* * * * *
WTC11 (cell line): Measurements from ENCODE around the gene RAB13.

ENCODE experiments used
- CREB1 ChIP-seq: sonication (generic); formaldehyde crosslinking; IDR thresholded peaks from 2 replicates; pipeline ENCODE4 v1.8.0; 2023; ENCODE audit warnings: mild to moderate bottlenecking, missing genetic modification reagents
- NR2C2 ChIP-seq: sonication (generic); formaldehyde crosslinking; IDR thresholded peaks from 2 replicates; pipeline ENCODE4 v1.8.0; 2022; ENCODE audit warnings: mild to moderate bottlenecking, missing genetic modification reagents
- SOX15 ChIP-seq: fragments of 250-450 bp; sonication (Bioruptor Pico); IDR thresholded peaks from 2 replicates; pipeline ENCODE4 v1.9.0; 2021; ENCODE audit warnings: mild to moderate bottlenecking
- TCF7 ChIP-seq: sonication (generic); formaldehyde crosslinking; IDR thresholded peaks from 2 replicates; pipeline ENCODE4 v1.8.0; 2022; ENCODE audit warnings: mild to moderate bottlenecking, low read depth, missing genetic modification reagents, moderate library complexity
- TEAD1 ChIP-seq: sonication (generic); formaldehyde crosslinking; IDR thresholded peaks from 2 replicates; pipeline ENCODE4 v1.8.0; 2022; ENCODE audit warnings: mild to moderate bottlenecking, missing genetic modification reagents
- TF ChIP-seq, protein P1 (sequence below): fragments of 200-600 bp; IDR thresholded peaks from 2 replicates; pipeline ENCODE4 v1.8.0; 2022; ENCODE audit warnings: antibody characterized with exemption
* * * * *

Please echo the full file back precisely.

WTC11 (cell line): Measurements from ENCODE around the gene RAB13.

ENCODE experiments used
- CREB1 ChIP-seq: sonication (generic); formaldehyde crosslinking; IDR thresholded peaks from 2 replicates; pipeline ENCODE4 v1.8.0; 2023; ENCODE audit warnings: mild to moderate bottlenecking, missing genetic modification reagents
- NR2C2 ChIP-seq: sonication (generic); formaldehyde crosslinking; IDR thresholded peaks from 2 replicates; pipeline ENCODE4 v1.8.0; 2022; ENCODE audit warnings: mild to moderate bottlenecking, missing genetic modification reagents
- SOX15 ChIP-seq: fragments of 250-450 bp; sonication (Bioruptor Pico); IDR thresholded peaks from 2 replicates; pipeline ENCODE4 v1.9.0; 2021; ENCODE audit warnings: mild to moderate bottlenecking
- TCF7 ChIP-seq: sonication (generic); formaldehyde crosslinking; IDR thresholded peaks from 2 replicates; pipeline ENCODE4 v1.8.0; 2022; ENCODE audit warnings: mild to moderate bottlenecking, low read depth, missing genetic modification reagents, moderate library complexity
- TEAD1 ChIP-seq: sonication (generic); formaldehyde crosslinking; IDR thresholded peaks from 2 replicates; pipeline ENCODE4 v1.8.0; 2022; ENCODE audit warnings: mild to moderate bottlenecking, missing genetic modification reagents
- TF ChIP-seq, protein P1 (sequence below): fragments of 200-600 bp; IDR thresholded peaks from 2 replicates; pipeline ENCODE4 v1.8.0; 2022; ENCODE audit warnings: antibody characterized with exemption